Diverticulitis starting again.

  • posted by Abby Clark
    on
    permalink

    Hi, I have recently been hospitalised with severe stomach pains, originally doctors thought it was my Gaul Bladder as the pain was around that area, and being a white western female who would typically suffer from Diverticula on the opposite side.
    It wasn’t until an ultrasound then a cat scan revealed I like most asians has diverticular on the side I was in absolute agony with..
    They kept me in for a week on strong antibiotics I fasted for 24 hours and now I have to follow a low fibre 20grams a day, until all inflammation has gone.
    Then high fibre 30-40 grams a day for ever more… I would love to know if you would recommend fasting? Or ways in which I could eat this much fibre a day? And improve my gut so this doesn’t happen again…
    thank you
    Abby

  • posted by Firefox7275
    on
    permalink

    Will your family doctor or gastroenterologist refer you to a registered dietician? Please don’t make any major changes to your diet and lifestyle – inc. intermittent fasting – without consulting one of these health professionals (p.187).

    The starting point to improving your diet is the detailed food and symptom diary (p.187-188). Use this to track the balance and variety of your diet, as well as track your intake of the relevant forms indigestible carbohydrates (soluble fibre/ insoluble fibre/ resistant starch). These have different effects on the gut flora and on the gut lining.

    Wholefoods that help reduce inflammation include oily fish, low sugar fruits and non starchy vegetables. Different plant wholefoods – beans, lentils, seeds, nuts, grains, fruits, vegetables – contain different forms and amounts of different indigestible carbohydrates/ fibres. Various animal wholefoods are fibre free but contain other gut friendly nutrients, for example whole organic eggs, live fermented dairy, oily fish, other seafood esp. molluscs, organ meats. Websites like Self Nutrition Data allow you to adjust the serving size and compare the nutrients in different wholefoods from each food group.

    How you ‘process’ your food affects how digestible or gut friendly it is. Cooking, cooling, blending, sieving and chewing are all relevant. Potatoes and rice have more resistant starch when cooked and cooled (p.268-269); blending and sieving the seeds from berries/ currants allows you to benefit from the phytonutrients (p.120-122). Don’t juice fruit and veggies: many of healthy compounds are in the pulp and skins.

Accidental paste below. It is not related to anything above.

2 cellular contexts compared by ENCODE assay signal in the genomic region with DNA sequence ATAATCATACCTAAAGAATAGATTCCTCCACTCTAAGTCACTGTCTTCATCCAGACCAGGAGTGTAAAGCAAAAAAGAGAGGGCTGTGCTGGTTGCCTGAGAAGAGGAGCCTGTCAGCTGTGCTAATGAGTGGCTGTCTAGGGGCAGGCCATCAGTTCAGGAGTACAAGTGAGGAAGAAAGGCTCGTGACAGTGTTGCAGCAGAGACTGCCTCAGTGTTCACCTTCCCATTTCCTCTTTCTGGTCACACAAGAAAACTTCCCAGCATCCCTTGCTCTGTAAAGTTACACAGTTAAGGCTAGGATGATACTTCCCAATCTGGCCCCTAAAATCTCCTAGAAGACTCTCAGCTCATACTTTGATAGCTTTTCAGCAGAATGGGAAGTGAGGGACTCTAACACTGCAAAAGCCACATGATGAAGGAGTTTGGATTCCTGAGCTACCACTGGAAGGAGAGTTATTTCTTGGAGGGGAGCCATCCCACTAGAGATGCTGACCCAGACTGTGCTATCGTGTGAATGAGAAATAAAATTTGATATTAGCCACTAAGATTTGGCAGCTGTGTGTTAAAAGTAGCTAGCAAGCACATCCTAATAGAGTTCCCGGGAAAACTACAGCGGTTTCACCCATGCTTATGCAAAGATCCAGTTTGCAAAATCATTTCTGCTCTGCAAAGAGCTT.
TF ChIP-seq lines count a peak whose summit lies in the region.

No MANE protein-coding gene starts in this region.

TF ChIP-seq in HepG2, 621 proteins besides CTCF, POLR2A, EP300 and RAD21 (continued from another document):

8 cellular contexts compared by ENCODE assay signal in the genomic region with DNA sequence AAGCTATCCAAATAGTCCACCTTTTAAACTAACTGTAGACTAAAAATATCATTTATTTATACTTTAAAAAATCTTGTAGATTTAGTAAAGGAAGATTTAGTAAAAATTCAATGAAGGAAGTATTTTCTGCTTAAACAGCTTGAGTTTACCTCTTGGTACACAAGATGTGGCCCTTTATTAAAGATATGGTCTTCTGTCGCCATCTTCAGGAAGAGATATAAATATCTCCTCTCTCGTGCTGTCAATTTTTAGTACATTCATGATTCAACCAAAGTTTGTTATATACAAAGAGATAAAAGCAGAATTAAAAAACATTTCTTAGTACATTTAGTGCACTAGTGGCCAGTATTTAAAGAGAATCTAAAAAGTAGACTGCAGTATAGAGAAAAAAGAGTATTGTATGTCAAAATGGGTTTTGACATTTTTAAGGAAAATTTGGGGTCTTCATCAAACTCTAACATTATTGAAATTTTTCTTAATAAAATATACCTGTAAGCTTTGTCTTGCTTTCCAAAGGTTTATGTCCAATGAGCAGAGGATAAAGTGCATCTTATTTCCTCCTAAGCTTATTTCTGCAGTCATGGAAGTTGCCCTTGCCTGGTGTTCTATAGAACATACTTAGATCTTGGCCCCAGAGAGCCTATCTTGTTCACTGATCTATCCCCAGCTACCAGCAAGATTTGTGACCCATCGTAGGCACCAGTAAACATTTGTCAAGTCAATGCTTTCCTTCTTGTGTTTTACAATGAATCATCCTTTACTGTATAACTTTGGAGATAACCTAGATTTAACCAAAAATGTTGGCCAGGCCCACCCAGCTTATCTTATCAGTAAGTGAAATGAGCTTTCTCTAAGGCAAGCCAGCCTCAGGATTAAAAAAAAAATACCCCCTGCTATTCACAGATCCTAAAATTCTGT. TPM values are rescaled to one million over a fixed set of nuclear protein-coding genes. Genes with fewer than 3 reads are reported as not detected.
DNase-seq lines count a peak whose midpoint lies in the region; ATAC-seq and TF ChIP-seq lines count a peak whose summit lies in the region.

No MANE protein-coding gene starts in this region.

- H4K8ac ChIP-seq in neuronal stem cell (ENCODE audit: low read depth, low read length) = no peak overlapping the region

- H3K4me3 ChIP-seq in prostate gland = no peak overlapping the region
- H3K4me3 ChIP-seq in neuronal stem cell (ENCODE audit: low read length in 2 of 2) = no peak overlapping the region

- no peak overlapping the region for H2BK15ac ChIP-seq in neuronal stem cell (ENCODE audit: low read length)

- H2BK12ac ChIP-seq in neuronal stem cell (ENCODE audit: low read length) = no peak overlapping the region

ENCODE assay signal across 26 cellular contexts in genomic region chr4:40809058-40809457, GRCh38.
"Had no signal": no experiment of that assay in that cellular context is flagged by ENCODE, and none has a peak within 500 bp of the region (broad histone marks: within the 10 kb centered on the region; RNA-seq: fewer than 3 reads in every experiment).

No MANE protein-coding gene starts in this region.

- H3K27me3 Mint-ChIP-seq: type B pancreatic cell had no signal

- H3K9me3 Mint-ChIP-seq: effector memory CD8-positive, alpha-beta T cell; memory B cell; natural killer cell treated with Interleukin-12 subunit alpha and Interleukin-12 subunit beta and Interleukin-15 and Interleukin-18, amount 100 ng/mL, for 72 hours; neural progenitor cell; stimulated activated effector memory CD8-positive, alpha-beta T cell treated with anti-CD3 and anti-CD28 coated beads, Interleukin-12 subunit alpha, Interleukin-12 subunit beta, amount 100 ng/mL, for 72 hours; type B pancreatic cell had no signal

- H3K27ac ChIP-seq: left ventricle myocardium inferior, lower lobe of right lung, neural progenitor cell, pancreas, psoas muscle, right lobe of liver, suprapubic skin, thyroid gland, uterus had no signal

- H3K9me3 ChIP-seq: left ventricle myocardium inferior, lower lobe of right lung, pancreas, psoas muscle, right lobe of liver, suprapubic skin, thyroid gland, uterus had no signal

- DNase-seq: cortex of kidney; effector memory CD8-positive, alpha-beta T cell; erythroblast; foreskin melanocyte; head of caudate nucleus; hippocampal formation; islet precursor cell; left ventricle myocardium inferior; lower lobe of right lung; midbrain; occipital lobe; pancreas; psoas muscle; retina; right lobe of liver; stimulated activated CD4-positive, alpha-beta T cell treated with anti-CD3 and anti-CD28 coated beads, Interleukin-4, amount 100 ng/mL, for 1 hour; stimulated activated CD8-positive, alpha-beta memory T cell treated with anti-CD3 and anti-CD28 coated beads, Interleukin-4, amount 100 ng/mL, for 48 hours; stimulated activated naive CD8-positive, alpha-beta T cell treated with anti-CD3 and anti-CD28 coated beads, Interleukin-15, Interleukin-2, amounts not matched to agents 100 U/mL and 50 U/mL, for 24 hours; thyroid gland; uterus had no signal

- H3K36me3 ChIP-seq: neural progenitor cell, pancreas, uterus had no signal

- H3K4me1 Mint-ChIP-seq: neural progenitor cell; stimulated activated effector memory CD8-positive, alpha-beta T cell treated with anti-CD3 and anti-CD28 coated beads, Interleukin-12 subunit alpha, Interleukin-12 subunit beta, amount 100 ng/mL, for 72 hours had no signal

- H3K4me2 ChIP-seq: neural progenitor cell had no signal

HTH!

  • posted by Flynn
    on
    permalink

    Hello, I have been religiously following the good guts diet and making my on sauerkraut etc. Unfortunately it does not agree with the diverticulitis I have discovered much to my horror as I was really enjoying it and felt better – but the fact is I ended up in hospital again with the threat of having a major operation to cut out the bad bit of my gut that is infected. I don’t want to do this and so I am trying hard to find the right foods and ways of introducing good bacteria into my gut as well as eating healthily. I was hoping that there might be someone who is doing some trials on how to help people like us but am not sure how to go about finding them. I do empathise with you. It was a shock to read of the 11 most foods to avoid which included a lot of foods that are ‘good’ for us. I still feed my family the good guts diet but at present on slops myself until I get over this latest bout.

  • posted by Abby Clark
    on
    permalink

    Hi there, i’m Sorry to hear you were hospitalised, was this the first hospital visit you have had?
    How long have you been living with Diverticulitis?
    Well on sat it will have been two weeks of baby food or slop as you very well described and i’m Scarily going to start to introduce my original diet back into my life, my dietitian has advised to eat high fibre consisting of seeds nuts ect and I shouldn’t have to exclude anything I’ve eaten before..
    But speaking to a friend who also suffers from it says NO WAY and reeled of a long list of foods to avoid..
    I’m confused and like you I would really like to know what’s best..
    how are you feeling now?
    Abby

  • posted by Flynn
    on
    permalink